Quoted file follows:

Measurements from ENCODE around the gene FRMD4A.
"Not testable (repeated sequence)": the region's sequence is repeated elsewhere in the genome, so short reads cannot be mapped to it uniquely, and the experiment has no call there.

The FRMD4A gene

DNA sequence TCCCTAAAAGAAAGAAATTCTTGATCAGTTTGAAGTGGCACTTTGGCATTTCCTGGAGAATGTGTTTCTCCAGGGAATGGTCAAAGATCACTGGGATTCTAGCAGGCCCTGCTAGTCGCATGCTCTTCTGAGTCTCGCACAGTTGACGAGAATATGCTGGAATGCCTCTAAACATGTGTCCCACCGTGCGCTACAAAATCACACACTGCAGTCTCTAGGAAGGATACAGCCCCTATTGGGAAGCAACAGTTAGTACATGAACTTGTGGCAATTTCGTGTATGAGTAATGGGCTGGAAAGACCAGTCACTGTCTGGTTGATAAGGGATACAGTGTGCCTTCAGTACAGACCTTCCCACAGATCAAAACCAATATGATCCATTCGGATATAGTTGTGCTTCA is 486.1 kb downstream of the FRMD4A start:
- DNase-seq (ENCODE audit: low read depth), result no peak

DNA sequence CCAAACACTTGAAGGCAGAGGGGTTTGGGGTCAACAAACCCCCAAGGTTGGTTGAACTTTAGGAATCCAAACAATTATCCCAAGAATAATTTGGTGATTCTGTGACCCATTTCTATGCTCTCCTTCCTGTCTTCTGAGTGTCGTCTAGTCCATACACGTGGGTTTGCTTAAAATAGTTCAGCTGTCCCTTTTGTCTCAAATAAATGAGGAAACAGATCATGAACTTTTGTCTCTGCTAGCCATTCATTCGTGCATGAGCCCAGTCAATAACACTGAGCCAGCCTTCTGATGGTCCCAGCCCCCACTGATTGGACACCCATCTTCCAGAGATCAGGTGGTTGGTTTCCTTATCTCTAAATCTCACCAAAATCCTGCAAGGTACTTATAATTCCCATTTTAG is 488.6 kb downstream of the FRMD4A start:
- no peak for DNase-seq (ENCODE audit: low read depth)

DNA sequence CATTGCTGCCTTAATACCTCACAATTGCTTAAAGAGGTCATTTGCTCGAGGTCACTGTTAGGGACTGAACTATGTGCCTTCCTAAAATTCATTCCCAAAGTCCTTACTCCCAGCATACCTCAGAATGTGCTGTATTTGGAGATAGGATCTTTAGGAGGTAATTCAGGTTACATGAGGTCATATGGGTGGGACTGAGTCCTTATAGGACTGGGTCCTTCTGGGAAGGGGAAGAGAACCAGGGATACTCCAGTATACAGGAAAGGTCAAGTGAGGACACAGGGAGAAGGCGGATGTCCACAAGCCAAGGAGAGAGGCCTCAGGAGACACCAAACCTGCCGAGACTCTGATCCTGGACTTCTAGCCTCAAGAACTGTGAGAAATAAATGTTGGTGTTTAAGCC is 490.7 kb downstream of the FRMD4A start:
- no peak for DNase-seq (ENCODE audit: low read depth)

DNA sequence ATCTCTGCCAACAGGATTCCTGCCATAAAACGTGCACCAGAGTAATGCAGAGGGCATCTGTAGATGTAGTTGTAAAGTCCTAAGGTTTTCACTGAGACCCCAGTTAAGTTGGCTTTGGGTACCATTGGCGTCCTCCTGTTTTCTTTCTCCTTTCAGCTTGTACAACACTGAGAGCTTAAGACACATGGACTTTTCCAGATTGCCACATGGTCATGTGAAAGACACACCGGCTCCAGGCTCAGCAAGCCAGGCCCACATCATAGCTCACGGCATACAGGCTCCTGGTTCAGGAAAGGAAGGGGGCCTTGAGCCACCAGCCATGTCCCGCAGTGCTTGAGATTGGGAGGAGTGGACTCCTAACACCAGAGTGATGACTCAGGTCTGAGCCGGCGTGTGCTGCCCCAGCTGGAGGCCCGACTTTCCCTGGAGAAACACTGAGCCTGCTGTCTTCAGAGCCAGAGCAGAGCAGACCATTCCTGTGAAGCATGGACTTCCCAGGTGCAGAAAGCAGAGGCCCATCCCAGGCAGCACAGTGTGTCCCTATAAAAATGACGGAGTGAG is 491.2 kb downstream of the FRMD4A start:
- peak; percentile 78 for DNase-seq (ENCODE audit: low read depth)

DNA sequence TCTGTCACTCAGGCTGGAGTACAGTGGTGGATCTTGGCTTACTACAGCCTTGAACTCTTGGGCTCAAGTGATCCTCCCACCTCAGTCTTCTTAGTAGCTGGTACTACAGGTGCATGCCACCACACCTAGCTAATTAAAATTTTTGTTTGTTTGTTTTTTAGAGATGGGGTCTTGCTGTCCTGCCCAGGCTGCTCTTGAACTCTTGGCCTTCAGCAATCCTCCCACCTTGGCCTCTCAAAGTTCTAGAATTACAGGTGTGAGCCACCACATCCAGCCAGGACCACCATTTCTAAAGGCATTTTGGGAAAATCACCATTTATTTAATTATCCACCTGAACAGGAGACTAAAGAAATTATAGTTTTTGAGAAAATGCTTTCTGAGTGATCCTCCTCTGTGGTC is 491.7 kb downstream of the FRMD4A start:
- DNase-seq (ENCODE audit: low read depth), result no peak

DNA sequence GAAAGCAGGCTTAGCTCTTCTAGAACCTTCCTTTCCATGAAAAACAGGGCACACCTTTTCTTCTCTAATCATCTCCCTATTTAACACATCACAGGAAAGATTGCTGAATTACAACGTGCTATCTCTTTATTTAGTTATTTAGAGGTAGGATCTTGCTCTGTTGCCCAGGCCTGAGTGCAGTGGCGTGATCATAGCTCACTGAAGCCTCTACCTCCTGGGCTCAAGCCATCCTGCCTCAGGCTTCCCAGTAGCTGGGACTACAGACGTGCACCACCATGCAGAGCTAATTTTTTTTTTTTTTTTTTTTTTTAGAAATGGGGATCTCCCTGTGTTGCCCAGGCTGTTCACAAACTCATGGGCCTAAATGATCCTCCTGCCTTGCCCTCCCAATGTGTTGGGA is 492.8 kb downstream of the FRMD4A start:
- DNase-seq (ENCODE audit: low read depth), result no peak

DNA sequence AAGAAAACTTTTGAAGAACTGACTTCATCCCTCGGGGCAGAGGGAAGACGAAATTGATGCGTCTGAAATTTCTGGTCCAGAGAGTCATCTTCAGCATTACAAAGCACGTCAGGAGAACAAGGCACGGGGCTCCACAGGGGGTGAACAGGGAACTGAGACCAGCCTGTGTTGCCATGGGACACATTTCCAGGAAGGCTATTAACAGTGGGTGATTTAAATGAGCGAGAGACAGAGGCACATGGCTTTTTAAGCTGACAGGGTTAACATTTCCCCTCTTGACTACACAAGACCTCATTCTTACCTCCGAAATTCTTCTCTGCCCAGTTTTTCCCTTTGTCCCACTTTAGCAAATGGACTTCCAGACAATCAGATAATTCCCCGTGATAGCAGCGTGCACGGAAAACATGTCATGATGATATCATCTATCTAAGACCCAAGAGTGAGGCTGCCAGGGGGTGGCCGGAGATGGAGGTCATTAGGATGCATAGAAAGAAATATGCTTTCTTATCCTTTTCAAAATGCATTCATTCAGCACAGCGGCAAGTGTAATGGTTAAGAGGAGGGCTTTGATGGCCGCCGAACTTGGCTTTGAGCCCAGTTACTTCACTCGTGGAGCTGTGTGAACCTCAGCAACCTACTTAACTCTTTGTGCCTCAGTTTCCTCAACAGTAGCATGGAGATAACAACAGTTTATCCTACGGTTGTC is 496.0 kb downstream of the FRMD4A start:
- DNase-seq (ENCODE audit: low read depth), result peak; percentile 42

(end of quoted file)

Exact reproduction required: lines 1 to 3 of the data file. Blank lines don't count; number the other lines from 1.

Measurements from ENCODE around the gene FRMD4A.
"Not testable (repeated sequence)": the region's sequence is repeated elsewhere in the genome, so short reads cannot be mapped to it uniquely, and the experiment has no call there.

The FRMD4A gene